Although she had never seen this engraved stone pyramid, she felt her entire body recoil in recognition. Somehow her gut knew the truth. Katherine Solomon had just come face-to-face with the object that had so deeply damaged her life. The pyramid.
Bellamy zipped up the bag and handed it to Langdon. "Don't let this out of your sight."
A sudden explosion rocked the room's outer doors. The tinkling of shattered glass followed.
"This way!" Bellamy spun, looking scared now as he rushed them over to the central circulation desk--eight counters around a massive octagonal cabinet. He guided them in behind the counters and then pointed to an opening in the cabinet. "Get in there!"
"In there?" Langdon demanded. "They'll find us for sure!"
"Trust me," Bellamy said. "It's not what you think."
Mal'akh gunned his limousine north toward Kalorama Heights. The explosion in Katherine's lab had been bigger than he had anticipated, and he had been lucky to escape unscathed. Conveniently, the ensuing chaos had enabled him to slip out without opposition, powering his limousine past a distracted gate guard who was busy yelling into a telephone.
I've got to get off the road, he thought. If Katherine hadn't yet phoned the police, the explosion would certainly draw their attention. And a shirtless man driving a limousine would be hard to miss.
After years of preparation, Mal'akh could scarcely believe the night was now upon him. The journey to this moment had been a long, difficult one. What began years ago in misery . . . will end tonight in glory.
On the night it all began, he had not had the name Mal'akh. In fact, on the night it all began, he had not had any name at all. Inmate 37. Like most of the prisoners at the brutal Soganlik Prison outside of Istanbul, Inmate 37 was here because of drugs.
He had been lying on his bunk in a cement cell, hungry and cold in the darkness, wondering how long he would be incarcerated. His new cellmate, whom he'd met only twenty-four hours ago, was sleeping in the bunk above him. The prison administrator, an obese alcoholic who hated his job and took it out on the inmates, had just killed all the lights for the night.
It was almost ten o'clock when Inmate 37 heard the conversation filtering in through the ventilation shaft. The first voice was unmistakably clear--the piercing, belligerent accent of the prison administrator, who clearly did not appreciate being woken up by a late-night visitor.
"Yes, yes, you've come a long way," he was saying, "but there are no visitors for the first month. State regulations. No exceptions."
The voice that replied was soft and refined, filled with pain. "Is my son safe?"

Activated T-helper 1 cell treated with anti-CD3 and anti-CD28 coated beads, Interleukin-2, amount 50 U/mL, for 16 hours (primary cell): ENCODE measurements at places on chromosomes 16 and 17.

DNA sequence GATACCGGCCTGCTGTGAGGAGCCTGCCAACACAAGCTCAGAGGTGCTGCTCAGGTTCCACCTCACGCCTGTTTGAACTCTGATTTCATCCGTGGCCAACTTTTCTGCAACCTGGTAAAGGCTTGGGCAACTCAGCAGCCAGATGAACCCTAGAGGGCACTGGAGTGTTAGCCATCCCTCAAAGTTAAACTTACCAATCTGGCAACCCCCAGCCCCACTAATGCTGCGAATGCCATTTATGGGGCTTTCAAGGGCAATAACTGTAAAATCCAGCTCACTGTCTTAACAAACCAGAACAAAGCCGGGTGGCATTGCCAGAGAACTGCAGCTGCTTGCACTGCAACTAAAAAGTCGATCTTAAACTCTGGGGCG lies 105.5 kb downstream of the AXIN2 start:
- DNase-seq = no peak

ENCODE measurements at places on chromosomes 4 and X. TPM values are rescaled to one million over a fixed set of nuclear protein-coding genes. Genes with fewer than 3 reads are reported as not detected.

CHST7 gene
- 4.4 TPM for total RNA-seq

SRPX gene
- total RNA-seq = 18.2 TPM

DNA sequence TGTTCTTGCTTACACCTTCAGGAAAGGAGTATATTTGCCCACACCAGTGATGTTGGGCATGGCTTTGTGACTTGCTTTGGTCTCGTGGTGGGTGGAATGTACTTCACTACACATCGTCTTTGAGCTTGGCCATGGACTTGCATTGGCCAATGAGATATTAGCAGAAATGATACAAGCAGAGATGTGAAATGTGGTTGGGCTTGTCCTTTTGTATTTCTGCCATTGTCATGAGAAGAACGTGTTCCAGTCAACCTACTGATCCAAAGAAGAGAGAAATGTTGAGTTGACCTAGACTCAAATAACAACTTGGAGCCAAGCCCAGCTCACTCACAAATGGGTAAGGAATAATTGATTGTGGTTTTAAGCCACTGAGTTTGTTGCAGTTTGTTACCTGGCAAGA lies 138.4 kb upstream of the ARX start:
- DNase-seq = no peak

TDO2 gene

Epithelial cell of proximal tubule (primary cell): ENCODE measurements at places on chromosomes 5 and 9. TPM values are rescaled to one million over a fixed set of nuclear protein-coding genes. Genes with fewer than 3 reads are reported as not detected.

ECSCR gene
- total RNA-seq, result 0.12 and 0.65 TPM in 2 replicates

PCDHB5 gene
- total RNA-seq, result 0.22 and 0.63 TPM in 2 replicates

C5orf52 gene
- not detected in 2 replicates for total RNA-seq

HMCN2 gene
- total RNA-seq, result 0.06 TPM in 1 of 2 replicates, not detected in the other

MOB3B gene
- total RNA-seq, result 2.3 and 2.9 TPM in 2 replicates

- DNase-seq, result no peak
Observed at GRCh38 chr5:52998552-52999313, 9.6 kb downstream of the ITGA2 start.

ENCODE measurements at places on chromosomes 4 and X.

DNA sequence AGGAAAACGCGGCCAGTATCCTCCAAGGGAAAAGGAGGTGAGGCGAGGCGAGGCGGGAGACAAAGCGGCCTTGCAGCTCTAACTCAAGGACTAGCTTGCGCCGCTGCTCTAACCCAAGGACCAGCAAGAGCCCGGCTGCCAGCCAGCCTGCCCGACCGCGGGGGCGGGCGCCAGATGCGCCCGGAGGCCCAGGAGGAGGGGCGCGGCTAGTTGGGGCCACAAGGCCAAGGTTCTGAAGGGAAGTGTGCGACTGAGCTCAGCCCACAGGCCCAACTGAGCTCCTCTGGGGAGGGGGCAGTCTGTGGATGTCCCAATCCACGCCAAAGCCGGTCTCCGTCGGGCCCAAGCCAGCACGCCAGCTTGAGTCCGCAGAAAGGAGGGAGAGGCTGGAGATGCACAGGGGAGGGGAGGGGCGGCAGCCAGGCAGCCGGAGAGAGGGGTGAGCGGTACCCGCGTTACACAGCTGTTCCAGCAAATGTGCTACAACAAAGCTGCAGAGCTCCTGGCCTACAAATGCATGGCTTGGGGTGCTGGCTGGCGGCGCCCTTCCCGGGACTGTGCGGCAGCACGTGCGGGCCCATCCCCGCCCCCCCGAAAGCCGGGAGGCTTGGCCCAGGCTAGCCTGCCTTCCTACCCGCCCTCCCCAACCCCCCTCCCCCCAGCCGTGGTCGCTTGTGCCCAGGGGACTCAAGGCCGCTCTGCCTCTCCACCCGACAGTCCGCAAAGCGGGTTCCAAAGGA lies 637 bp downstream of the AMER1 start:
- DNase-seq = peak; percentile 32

"He is a drug addict."
"Is he being treated well?"
"Well enough," the administrator said. "This is not a hotel."
There was a pained pause. "You do realize the U.S. State Department will request extradition."
"Yes, yes, they always do. It will be granted, although the paperwork might take us a couple of weeks . . . or even a month . . . depending."
"Depending on what?"
"Well," the administrator said, "we are understaffed." He paused. "Of course, sometimes concerned parties like yourself make donations to the prison staff to help us push things through more quickly."
The visitor did not reply.
"Mr. Solomon," the administrator continued, lowering his voice, "for a man like yourself, for whom money is no object, there are always options. I know people in government. If you and I work together, we may be able to get your son out of here . . . tomorrow, with all the charges dropped. He would not even have to face prosecution at home."
The response was immediate. "Forgetting the legal ramifications of your suggestion, I refuse to teach my son that money solves all problems or that there is no accountability in life, especially in a serious matter like this."
"You'd like to leave him here?"
"I'd like to speak to him. Right now."
"As I said, we have rules. Your son is unavailable to you . . . unless you would like to negotiate his immediate release." A cold silence hung for several moments. "The State Department will be contacting you. Keep Zachary safe. I expect him on a plane home within the week. Good night."
The door slammed.
Inmate 37 could not believe his ears. What kind of father leaves his son in this hellhole in order to teach him a lesson? Peter Solomon had even rejected an offer to clear Zachary's record.
It was later that night, lying awake in his bunk, that Inmate 37 had realized how he would free himself. If money was the only thing separating a prisoner from freedom, then Inmate 37 was as good as free. Peter Solomon might not be willing to part with money, but as anyone who read the tabloids knew, his son, Zachary, had plenty of money, too. The next day, Inmate 37 spoke privately to the administrator and suggested a plan--a bold, ingenious scheme that would give them both exactly what they wanted.